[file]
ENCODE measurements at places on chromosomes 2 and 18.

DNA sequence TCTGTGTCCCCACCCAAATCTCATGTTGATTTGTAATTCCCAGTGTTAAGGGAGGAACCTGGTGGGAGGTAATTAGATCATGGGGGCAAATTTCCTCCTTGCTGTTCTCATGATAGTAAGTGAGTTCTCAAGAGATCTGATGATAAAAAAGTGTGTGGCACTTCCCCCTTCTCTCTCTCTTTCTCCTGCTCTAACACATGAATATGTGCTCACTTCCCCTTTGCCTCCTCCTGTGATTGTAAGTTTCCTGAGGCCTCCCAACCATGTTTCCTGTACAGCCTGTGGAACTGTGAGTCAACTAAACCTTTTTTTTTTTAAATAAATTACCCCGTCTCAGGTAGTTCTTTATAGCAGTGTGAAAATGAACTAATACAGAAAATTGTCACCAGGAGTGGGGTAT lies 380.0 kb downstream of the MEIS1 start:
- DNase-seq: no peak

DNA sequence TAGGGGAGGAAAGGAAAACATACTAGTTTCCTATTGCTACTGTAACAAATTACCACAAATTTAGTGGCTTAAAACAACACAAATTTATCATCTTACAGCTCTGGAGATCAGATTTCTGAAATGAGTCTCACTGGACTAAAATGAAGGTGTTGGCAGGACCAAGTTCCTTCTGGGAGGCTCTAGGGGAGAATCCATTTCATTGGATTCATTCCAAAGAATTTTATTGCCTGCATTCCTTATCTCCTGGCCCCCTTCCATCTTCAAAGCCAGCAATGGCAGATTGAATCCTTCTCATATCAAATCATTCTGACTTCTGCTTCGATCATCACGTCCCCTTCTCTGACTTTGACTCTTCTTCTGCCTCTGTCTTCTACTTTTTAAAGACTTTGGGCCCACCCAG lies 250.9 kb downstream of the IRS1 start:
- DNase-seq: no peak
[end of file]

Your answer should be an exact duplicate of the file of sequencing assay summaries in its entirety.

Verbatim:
ENCODE measurements at places on chromosomes 2 and 18.

DNA sequence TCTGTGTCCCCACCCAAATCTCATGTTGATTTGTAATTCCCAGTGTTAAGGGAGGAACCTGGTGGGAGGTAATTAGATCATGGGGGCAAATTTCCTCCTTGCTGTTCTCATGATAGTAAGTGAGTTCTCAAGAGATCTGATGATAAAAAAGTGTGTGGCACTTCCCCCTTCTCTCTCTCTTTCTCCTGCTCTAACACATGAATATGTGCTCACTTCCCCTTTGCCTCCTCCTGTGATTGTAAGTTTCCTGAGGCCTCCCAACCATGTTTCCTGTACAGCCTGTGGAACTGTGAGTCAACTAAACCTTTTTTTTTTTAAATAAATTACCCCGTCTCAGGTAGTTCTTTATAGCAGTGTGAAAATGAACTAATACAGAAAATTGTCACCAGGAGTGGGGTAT lies 380.0 kb downstream of the MEIS1 start:
- DNase-seq: no peak

DNA sequence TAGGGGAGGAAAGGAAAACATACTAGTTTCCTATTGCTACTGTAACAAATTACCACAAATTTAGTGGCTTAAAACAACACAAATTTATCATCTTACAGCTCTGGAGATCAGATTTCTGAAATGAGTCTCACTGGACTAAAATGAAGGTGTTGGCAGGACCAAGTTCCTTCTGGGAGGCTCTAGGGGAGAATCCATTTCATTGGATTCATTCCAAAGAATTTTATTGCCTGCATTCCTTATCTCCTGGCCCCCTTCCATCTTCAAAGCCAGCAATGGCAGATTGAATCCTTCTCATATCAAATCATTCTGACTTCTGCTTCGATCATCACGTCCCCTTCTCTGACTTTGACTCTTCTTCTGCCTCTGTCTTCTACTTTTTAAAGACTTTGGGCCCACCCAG lies 250.9 kb downstream of the IRS1 start:
- DNase-seq: no peak